A fire broke out at the Universal Hall on Tuesday morning, engulfing construction materials that were set to be removed. The incident occurred after approximately 70% of the construction debris had already been disposed of, according to Lazar Arsoski, the contractor overseeing the project. He spoke at a press conference on Friday.

Arsoski, who leads the general contractor business Universal Balkan Skopje, stated that the renovation companies working on the project would cover the costs of the damage.

“Almost 70% of the materials that needed to be dismantled and discarded as construction waste had been removed from Universal Hall. The fire consumed materials that were meant to be taken out of the building. All valuable items, including those meant for museum preservation or reuse, were removed in 2021. What remained were old materials like plywood, steel, and aluminum,” Arsoski explained.

When asked whether the fire had facilitated their work by destroying the materials intended for disposal, Arsoski noted that the fire actually complicated their task. The molten steel now needed to be managed differently than the dismantling process they had planned. “We cannot avoid the contract. The damage will be assessed, and our companies will bear the costs. Any damage to the steel structure will be repaired or replaced with new materials,” he said.

Arsoski confirmed that there were no casualties from the fire, and the project itself did not sustain significant damage. Expert engineers are evaluating the extent of the damage.

Engineer Ljubin Makarovski stated that an audit of the construction activities is necessary before work can resume. “If the metal structure is damaged, it will be replaced. Damaged parts will be repaired or replaced as needed. The portion that caught fire required reconstruction as part of the project’s second phase, which hadn’t yet begun,” he said.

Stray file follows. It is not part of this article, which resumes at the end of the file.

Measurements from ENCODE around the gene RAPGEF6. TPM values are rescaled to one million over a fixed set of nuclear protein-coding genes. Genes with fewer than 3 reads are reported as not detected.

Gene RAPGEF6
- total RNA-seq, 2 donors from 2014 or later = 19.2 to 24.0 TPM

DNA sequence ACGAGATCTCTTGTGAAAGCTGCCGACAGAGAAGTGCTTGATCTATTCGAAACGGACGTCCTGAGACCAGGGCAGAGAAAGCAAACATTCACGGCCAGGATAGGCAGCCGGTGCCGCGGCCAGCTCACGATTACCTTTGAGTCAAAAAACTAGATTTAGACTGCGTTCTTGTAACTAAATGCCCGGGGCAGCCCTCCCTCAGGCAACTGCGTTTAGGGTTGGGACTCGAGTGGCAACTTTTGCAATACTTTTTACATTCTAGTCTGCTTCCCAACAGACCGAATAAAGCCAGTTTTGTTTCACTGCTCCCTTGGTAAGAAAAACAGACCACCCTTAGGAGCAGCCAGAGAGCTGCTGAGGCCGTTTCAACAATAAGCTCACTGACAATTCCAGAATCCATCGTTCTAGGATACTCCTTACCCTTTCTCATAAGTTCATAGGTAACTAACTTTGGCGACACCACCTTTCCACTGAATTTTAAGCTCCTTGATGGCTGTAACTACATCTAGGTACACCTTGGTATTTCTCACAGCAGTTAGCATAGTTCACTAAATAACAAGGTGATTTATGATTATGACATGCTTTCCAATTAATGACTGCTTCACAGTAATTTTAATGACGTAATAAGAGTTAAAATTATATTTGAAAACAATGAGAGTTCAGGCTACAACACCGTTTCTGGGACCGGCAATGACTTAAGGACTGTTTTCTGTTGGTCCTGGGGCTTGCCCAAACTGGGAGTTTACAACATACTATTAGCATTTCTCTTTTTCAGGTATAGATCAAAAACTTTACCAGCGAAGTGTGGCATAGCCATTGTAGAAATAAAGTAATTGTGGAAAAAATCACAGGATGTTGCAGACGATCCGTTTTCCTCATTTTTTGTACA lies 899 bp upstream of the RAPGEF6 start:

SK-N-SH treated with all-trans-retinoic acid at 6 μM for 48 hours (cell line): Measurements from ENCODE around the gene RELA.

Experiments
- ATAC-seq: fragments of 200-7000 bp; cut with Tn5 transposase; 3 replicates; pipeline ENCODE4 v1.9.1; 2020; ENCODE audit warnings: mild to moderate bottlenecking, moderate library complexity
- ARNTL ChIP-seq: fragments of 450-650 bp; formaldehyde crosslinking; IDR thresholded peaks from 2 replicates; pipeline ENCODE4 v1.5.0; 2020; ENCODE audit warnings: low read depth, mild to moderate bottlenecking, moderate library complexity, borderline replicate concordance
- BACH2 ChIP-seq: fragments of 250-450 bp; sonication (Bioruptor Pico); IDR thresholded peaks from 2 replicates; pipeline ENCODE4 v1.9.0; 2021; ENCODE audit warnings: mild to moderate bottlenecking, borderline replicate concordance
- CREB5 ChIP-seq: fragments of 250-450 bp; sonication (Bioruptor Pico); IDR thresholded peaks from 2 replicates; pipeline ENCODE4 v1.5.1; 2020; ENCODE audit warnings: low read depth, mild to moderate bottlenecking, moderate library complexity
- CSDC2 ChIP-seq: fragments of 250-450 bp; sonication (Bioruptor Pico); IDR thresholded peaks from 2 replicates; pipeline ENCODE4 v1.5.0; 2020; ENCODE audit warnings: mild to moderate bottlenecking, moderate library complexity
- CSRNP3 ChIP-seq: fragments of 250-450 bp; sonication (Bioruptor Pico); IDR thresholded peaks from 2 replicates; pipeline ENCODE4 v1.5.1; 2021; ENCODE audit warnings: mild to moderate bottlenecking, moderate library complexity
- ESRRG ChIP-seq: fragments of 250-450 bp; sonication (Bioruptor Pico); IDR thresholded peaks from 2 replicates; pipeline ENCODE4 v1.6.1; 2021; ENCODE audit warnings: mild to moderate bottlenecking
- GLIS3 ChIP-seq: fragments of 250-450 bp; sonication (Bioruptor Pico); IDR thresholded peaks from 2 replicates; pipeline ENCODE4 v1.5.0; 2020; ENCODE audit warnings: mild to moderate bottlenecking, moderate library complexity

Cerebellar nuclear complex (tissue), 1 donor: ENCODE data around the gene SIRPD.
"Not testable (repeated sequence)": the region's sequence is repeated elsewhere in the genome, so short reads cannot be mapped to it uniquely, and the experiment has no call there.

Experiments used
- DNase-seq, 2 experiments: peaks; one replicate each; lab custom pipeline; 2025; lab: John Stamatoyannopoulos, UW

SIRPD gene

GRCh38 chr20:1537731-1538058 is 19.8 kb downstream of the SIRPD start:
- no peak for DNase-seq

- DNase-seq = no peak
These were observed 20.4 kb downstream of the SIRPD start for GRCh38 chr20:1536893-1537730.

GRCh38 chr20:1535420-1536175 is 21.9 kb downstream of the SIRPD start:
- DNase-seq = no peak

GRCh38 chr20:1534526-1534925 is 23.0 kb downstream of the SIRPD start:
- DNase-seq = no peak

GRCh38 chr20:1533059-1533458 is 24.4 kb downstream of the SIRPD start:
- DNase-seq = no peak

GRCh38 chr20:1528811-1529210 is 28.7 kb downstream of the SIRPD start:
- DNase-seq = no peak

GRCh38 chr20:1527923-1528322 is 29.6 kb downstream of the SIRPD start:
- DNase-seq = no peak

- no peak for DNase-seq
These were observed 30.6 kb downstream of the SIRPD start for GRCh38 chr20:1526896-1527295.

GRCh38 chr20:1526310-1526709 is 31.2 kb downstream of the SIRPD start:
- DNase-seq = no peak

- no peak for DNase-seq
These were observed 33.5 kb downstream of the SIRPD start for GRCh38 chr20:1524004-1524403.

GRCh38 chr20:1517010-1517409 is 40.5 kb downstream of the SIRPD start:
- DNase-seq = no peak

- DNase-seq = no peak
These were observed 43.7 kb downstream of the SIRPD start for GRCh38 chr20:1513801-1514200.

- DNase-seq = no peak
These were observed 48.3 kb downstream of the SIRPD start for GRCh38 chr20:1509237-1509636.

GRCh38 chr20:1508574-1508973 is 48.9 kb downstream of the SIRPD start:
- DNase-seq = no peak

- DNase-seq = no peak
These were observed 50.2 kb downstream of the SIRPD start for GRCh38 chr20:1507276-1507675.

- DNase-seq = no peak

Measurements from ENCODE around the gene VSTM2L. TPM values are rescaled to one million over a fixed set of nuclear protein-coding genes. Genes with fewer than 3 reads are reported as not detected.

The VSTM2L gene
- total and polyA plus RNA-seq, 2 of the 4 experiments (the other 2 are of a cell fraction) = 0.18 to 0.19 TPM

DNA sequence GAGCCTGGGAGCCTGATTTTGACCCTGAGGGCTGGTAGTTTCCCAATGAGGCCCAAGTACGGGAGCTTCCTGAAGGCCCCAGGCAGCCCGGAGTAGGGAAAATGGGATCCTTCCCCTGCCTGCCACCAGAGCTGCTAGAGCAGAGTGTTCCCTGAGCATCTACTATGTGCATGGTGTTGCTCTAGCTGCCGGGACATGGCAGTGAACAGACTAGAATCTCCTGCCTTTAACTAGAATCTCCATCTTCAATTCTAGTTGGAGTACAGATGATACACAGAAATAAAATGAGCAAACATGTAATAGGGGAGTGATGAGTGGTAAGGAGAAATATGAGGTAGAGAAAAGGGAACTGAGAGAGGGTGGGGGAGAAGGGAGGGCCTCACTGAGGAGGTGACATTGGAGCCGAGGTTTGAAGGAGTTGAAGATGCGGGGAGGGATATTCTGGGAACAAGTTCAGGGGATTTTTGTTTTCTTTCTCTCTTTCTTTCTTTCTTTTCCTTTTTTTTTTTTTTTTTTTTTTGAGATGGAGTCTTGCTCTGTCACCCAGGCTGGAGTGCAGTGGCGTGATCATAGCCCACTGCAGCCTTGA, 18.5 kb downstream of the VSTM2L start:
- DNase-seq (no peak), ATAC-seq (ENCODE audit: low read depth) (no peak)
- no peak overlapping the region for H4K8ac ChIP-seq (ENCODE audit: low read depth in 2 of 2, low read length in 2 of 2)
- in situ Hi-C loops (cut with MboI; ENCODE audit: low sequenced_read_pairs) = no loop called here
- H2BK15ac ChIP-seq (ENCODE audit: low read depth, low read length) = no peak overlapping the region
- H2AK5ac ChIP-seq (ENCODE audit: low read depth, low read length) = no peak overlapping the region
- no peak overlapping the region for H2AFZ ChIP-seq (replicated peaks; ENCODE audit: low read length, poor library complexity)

Following the fire, two middle-aged women were treated for mild gas poisoning at the Toxicology clinic. They were in a nearby apartment building when the fire broke out and inhaled smoke after stepping onto the balcony.

No other injuries were reported from the fire. Although renovations were underway, no construction workers were present when the fire started, according to Skopje Fire Department chief Zvonko Tomeski.

Tomeski mentioned that despite the high temperatures and resulting damage to some surrounding buildings, such as melting window shutters, firefighters were able to quickly contain the blaze.

A total of 24 firefighters and nine fire engines were deployed to fight the blaze. The cause of the fire is still under investigation by the police.